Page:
Wednesday, October 07, 2009

The Doctrines of Grace: Rediscovering the Evangelical Gospel by Boice & Ryken


The Doctrines of Grace: Rediscovering the Evangelical Gospel
by James Montgomery Boice & Philip Graham Ryken, Crossway, 2009, 240pp
The basic thesis of this book is that Evangelicalism needs a good dose of Calvinism. Evangelicalism has been at its best in those periods when it has been in the grip of Calvinistic theology. That is because Calvinistic theology is the theology of the Holy Scripture. Contemporary Evangelicalism has largely abandoned the doctrines of grace and is the worse for it. Despite apparent numerical success, the movement seems to be imploding and is often characterised by theological confusion, worldliness and lack of effectiveness in reaching the masses for Christ.

But if at least part of the answer to the present malaise is a recovery of the doctrines of grace, then what are those vital doctrines? Boice and Ryken describe what they mean in terms of the “Five Points of Calvinism”, popularly summarised under the mnemonic TULIP, Total Depravity, Unconditional Election, Limited Atonement, Irresistible Grace and the Perseverance of the Saints. The authors quibble a little about the appropriateness of some of the traditional TULIP terminology and make a few adjustments in wording. For example, they rightly prefer ‘Particular Redemption’ to ‘Limited Atonement’. But all the same, the writers follow the familiar five-point schema in their exposition of the doctrines of grace. What they have to say is helpful and well argued, but I can’t help thinking that reducing Calvinism to the stereotypical five points is slightly reductionistic. The “five points of Calvinism” were never intended to be a handy summary of Reformed teaching as a whole. As the book says, they were simply the Reformed response to the Arminian five point Remonstrance at the Synod of Dort in 1618. Calvinistic teaching certainly includes a commitment to TULIP theology, but it is much bigger in scope than that. Greater breadth and creativity is needed in commending the riches of Reformed theology to the wider Evangelical world.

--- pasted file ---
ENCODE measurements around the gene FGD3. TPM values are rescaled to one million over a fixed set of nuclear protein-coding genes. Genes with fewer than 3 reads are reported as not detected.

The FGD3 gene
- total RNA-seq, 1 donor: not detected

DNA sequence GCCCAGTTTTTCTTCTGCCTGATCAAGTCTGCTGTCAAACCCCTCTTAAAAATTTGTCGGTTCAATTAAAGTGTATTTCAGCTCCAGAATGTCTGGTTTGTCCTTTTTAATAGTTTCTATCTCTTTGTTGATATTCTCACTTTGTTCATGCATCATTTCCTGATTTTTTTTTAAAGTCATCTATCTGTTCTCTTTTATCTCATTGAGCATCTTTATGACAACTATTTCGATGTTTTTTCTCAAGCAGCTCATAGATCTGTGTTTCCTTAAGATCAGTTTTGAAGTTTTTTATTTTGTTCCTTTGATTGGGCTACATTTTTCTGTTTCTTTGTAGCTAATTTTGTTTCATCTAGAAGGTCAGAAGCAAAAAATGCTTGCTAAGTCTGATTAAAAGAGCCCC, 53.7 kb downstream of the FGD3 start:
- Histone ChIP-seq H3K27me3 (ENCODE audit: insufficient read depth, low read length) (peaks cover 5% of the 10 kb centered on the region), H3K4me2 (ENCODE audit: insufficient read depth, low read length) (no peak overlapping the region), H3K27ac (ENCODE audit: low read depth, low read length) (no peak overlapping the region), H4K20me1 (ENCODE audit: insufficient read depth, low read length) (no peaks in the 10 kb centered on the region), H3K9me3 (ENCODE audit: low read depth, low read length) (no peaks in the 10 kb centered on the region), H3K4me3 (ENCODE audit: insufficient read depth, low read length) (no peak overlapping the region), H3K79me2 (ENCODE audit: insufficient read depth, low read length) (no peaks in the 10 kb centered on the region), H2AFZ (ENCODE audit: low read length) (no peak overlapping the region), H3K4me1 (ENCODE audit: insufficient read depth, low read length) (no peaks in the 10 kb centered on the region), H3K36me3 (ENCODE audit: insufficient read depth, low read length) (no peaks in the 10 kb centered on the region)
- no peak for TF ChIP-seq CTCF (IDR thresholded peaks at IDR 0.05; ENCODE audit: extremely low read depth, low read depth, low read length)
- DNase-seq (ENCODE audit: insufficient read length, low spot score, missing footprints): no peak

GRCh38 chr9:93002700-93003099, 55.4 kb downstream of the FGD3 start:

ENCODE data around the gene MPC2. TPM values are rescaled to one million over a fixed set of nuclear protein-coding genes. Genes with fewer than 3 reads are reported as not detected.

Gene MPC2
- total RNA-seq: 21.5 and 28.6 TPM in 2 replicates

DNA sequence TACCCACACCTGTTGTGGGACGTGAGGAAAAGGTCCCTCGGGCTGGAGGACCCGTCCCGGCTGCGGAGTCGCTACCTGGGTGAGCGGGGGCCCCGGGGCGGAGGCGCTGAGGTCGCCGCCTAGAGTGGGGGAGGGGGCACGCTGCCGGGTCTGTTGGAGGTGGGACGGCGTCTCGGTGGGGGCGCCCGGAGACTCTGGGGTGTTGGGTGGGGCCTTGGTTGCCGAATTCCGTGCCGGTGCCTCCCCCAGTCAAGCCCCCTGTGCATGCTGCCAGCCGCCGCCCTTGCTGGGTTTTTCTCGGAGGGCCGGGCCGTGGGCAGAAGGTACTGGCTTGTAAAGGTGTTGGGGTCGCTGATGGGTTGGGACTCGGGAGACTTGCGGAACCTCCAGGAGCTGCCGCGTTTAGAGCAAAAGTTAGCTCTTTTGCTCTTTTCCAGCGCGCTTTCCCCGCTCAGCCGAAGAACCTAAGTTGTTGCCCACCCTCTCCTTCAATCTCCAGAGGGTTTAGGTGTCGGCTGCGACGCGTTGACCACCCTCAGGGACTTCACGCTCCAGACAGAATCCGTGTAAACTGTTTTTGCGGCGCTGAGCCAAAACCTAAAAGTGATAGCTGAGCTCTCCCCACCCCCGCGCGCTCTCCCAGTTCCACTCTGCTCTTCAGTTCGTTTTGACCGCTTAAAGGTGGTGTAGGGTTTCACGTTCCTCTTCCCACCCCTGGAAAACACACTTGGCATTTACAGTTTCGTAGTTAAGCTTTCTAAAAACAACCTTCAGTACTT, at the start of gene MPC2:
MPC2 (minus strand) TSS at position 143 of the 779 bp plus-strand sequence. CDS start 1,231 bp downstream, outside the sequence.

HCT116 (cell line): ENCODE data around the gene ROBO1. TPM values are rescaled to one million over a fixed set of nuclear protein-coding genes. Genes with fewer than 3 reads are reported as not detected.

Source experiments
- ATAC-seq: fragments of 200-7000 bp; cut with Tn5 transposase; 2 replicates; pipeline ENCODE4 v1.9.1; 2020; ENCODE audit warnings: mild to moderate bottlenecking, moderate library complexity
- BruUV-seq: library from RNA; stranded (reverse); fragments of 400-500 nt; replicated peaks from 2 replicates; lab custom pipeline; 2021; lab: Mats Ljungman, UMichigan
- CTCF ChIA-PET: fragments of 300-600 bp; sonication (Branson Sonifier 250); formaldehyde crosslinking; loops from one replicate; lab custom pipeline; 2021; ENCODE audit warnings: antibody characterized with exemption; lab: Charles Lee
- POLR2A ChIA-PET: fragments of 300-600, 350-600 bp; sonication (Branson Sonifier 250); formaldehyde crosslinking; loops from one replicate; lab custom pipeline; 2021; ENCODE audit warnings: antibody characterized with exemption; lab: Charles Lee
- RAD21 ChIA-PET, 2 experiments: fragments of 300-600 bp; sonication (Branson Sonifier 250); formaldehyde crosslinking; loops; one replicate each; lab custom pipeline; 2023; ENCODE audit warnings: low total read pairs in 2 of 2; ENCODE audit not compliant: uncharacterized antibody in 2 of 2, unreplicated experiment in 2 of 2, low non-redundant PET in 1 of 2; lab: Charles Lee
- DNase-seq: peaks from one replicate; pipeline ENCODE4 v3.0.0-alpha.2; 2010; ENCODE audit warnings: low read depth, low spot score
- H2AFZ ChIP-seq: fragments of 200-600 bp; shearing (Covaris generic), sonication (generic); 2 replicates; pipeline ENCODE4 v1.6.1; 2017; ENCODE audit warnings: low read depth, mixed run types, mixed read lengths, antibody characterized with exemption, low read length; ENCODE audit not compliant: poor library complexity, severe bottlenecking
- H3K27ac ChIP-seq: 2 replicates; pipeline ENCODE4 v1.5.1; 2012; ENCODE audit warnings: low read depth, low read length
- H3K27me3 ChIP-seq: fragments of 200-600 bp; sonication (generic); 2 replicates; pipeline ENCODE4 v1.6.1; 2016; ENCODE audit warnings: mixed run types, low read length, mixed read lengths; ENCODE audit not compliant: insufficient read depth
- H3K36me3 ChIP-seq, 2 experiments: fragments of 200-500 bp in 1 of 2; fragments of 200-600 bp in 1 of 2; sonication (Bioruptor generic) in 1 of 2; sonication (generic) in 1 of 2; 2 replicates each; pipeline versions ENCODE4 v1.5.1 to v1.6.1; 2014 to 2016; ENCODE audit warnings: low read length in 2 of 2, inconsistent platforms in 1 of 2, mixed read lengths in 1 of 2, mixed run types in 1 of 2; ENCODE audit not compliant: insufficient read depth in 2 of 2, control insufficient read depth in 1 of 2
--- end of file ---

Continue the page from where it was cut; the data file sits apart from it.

With the above thoughts in mind, last couple of chapters are probably the best in the book. In The True Calvinist, Boice and Ryken devote attention to a Calvinistic view of the Christian life. They show that when properly understood the doctrines of grace will lead to God-centred holy living. The Calvinist will seek to bring every area of human existence under the authority of the sovereign God of all grace. Just how this comprehensive vision of life plays out in practise is detailed in Calvinism at Work. The writers demonstrate that the Calvinistic vision of God’s sovereignty has a positive impact on the mission of the Church and has powerful implications for the relationship of the Christian to the wider culture.

The book is dual-authored because it was completed by Philip Graham Ryken, as James Montgomery Boice died in June 2000, leaving the work unfinished. Their joint-effort offers a convincing introductory argument that Evangelicalism needs Calvinistic theology and a gripping conclusion on the practical implications of Calvinism. But it is marred by a slightly stodgy and unimaginative middle section. Let's stop using TULIP as shorthand for the doctrines of grace in their totality.
* An edited version of this review will appear in a forthcoming edition of Protestant Truth.

2 comments:

James Miller said...

Hello Guy. I wrote on TULIP recently on my blog. I also think the flower maybe needs re-named.

http://fivesidedchristian.blogspot.com/2009/07/renaming-tulip.html

Exiled Preacher said...

I like Geoff Thomas' redefinition of TULIP at a recent Leicester Conference. He said that we are TULIP Ministers:

Totally
Unappreciated
Low
Income
Pastors